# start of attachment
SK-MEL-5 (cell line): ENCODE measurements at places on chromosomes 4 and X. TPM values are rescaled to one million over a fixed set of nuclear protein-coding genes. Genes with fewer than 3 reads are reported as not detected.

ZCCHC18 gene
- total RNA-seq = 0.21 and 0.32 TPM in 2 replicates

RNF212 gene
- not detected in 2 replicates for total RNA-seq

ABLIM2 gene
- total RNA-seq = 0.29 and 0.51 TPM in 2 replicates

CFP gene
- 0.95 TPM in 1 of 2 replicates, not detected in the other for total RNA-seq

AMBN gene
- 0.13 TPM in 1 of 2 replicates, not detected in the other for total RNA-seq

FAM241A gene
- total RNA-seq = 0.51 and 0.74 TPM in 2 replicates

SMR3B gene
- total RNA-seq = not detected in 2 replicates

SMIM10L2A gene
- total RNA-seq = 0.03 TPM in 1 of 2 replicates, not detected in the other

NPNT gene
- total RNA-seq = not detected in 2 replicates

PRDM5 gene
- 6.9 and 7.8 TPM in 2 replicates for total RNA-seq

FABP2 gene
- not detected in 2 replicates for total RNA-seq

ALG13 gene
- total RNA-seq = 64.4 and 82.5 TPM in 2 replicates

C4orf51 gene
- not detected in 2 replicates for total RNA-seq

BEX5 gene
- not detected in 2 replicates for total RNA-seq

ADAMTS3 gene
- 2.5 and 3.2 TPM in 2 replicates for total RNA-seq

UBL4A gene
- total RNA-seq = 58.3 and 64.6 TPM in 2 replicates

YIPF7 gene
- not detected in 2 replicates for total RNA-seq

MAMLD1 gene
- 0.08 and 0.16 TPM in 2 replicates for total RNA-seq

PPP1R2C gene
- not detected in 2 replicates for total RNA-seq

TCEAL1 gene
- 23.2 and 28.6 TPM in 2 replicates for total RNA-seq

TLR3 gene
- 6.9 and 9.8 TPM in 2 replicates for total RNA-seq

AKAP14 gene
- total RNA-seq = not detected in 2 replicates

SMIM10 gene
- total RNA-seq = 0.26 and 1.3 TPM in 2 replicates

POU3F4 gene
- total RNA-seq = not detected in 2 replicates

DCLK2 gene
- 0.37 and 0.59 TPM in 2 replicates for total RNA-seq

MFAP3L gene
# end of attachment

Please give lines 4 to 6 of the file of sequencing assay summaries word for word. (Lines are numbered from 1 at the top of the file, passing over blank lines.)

RNF212 gene
- not detected in 2 replicates for total RNA-seq

ABLIM2 gene